UAVs, or unmanned aerial vehicles, are one of the most highly talked about devices at the moment. They are known by many names, most commonly drones. While most people know about UAVs, there is still a major learning curve that still needs to be overcome by the public. There are certain rules and regulations for operating UAV, however, many people are not aware about these rules and are therefore misinformed. Thus, several common myths have emerged regarding UAVs and their usage.
Myth #1: The control of airspace below 400 feet is not in the hands of the FAA
Fact: All the airspace is controlled by the FAA. The FAA controls any space above the ground and this is to keep US airspace safe. This myth may have been originated due to the rule that all manned aircraft must never come down below 500 feet.
Myth #2: It is okay to operate UAS flights commercially on a private property if you are following model aircraft guidelines
Fact: In 2007, there was published a notice in PDF format that can be used as clarification on this matter. The rule says that no one can fly any unmanned aerial vehicle for commercial purposes. You need to apply for a license for it and that too is available for certain cases only. For this, your aircraft must be certified, the pilot must be licensed and you must obtain the required operation approval (Section 333 Exemption). This is important so that liability can be determined in case of an accident.
There is only one such vehicle that has been able to meet all the criteria and that too was limited to a place that is almost devoid of human inhabitation, the Arctic.
Myth #3: The commercial operations in the US are still not fully covered by law under FAA
Fact: This has no basis as all the airborne vehicles need to get some degree of clearance from the FAA. Civil users are required to obtain a certificate of experimental airworthiness for the purpose of using the airspace to conduct any kind of R&D, training and demonstration of flight. Same is the case with UAVs, which need certification before they can be used for commercial purposes.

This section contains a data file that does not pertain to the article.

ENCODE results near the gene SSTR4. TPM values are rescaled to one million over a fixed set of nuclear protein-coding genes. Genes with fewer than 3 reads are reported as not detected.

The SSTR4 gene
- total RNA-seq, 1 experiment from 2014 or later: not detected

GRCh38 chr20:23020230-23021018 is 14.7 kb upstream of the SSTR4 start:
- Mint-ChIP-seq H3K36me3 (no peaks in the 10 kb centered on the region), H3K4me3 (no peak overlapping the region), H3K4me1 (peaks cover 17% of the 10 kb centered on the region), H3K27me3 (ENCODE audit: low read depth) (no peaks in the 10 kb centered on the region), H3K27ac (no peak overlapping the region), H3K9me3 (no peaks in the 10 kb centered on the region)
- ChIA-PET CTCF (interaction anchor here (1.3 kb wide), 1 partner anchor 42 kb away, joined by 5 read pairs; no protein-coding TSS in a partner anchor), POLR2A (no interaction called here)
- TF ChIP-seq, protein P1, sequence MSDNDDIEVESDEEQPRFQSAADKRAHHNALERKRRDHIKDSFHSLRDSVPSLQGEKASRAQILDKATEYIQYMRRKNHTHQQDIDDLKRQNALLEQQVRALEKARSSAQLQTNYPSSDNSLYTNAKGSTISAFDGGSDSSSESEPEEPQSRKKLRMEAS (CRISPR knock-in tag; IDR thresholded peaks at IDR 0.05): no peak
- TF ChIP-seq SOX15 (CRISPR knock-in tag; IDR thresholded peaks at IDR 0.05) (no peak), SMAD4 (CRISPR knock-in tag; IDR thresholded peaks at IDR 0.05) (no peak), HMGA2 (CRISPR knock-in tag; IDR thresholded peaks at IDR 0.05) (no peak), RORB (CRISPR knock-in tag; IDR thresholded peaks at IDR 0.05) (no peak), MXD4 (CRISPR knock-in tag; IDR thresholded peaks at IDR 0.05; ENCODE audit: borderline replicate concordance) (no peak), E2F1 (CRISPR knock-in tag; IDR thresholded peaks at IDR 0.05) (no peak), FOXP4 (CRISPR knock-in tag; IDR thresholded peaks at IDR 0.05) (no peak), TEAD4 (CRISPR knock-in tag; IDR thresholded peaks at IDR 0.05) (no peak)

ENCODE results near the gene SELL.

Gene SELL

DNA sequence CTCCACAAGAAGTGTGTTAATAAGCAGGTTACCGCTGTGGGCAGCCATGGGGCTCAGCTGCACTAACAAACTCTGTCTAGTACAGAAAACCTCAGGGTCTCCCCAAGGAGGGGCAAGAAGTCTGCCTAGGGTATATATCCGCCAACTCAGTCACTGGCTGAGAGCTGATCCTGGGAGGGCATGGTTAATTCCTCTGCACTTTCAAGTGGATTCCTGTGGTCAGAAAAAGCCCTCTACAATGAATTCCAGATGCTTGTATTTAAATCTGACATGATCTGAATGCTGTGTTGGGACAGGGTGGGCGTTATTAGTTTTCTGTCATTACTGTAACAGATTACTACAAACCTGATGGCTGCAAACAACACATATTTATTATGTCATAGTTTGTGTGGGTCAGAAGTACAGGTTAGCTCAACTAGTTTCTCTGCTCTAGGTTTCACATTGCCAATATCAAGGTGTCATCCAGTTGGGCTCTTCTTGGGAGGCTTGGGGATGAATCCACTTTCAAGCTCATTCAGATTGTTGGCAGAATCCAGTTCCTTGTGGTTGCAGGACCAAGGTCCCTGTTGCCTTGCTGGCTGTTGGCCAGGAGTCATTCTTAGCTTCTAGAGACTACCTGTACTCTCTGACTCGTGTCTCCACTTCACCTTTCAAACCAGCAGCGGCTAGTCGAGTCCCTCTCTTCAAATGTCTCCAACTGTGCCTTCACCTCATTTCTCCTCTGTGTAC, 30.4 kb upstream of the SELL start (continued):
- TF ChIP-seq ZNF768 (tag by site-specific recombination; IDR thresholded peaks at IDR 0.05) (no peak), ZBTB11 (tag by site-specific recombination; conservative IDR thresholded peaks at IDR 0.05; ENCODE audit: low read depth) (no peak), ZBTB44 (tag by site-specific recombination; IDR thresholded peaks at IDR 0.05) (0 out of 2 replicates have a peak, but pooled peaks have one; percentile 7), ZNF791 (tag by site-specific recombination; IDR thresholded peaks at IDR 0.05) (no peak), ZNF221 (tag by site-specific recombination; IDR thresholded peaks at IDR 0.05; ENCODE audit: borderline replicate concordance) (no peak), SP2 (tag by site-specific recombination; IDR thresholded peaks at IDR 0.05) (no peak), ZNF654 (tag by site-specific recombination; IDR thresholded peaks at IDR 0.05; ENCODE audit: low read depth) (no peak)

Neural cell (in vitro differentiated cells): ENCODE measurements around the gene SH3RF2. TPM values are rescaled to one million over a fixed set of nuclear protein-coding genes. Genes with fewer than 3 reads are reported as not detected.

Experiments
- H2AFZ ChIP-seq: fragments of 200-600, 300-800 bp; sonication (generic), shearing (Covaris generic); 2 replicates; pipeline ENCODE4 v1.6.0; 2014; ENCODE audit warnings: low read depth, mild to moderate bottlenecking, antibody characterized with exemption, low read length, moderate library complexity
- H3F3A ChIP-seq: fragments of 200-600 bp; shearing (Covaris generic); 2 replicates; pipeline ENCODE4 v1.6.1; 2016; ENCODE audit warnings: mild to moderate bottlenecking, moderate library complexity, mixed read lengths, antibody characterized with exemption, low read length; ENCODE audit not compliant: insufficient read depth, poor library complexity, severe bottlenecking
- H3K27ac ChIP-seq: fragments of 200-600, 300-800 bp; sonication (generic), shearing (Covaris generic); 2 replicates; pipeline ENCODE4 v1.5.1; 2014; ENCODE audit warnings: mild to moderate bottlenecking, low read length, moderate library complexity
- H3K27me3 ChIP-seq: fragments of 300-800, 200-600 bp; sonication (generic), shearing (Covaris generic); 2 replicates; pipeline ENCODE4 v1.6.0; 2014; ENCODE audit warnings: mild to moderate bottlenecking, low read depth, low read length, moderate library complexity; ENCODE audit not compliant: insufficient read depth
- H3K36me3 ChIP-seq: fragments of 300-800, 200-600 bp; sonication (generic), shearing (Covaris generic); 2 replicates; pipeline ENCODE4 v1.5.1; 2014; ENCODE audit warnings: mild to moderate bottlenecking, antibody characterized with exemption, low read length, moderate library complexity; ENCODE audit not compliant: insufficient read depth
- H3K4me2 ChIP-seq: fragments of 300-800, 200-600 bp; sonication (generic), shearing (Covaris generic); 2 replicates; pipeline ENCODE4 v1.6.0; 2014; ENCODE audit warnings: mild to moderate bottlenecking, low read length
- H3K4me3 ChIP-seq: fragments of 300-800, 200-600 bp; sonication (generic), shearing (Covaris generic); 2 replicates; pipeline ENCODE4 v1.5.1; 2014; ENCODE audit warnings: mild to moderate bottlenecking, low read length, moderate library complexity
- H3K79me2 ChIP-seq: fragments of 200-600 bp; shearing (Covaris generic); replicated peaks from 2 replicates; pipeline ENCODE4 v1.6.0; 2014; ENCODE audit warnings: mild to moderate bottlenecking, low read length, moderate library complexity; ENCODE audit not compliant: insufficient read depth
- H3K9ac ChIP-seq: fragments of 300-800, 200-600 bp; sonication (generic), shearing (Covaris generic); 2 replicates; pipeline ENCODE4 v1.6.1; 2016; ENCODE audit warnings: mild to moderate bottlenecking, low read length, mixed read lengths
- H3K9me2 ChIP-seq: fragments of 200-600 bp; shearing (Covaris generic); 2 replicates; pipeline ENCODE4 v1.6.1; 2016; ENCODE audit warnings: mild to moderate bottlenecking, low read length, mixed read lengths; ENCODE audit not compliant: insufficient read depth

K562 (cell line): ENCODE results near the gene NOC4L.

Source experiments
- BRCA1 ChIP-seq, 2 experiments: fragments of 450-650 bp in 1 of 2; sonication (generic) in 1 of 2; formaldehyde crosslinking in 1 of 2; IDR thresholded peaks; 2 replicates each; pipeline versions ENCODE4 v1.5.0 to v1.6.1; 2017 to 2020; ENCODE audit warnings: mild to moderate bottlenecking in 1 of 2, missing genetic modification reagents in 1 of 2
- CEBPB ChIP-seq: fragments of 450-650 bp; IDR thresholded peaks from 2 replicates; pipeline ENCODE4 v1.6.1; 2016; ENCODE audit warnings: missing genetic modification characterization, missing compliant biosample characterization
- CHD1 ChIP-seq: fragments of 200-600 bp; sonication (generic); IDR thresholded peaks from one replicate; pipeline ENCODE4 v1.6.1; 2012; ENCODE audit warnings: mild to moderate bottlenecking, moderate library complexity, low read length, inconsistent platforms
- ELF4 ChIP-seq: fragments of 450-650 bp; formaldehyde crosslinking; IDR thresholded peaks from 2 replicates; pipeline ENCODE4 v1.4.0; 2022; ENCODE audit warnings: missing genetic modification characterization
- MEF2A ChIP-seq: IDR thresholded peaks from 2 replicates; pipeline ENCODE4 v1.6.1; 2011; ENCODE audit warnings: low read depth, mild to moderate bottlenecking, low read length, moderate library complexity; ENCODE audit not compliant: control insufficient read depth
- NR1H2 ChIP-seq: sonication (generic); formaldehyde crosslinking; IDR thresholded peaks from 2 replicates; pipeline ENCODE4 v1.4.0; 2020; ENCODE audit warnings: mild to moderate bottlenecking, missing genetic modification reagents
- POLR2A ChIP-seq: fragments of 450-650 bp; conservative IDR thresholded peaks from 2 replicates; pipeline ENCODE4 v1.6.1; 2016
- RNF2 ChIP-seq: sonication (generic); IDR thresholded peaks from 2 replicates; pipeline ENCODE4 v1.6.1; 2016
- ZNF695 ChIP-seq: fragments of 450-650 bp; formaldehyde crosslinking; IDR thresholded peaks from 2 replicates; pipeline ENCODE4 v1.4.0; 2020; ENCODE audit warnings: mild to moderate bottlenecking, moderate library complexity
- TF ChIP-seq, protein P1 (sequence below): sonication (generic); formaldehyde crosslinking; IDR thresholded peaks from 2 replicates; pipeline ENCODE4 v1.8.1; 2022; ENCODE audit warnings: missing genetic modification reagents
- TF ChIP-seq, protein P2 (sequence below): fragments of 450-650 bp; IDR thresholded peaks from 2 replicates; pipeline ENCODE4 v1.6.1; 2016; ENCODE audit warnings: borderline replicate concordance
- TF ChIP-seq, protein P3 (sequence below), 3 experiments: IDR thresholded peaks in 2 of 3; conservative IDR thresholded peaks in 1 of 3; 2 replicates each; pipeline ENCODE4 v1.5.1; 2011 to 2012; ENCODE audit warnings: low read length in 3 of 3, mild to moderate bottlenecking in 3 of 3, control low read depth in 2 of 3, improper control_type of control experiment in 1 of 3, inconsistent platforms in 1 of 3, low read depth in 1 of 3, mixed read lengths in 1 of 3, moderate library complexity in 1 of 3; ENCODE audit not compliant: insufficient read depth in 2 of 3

If you operate a flying a UAV for recreational purposes it does not need any license or approval. But still there are some guidelines that a hobbyist must follow while indulging in this hobby.
However, in 2012, even those regulations were removed, making way for more freedom as far as model aircraft are concerned. It will be the rules of the community that will be required to be followed so that the hobbyist does not cause any damage to a property or a person.
Myth #4: It is not a punishable offense to operate commercial UAS operations after September 30th, 2015
Fact: September 30, 2015 was only a time limit by which the FAA was supposed to come up with a solution to make such plans that would make UAV safe for flying, but the FAA has not been able to come up with any plan of the sort. So, for the foreseeable future operating a commercial UAS without the required licensing remains a punishable offense.
Myth #5: Other countries are way ahead in giving approvals for UAVs
Fact: There is no scope of comparison between US airspace and that of other countries. The reason for this is that the US airspace has tremendous traffic and if UAVs are given permission too then there will be a lot of crowding in that very small airspace that is proving to be small even for commercial planes. UAVs cannot go unregulated, because all the pros and cons need to be evaluated along with the safety of people and their property on the ground.
Myth #6: There will be as many as 30,000 UAVs by 2030
Fact: This figure is an old one and looks like it was published without much research in some kind of haste because the currents estimation of FAA sits at an average figure of 7,500 by the year 2018. This figure has been published assuming that all the required rules and regulations are being followed. This number is not fixed though and can be updated after changes are made to the rules and regulations. However, for the time being there is no such possibility as this technology is still in its initial stages.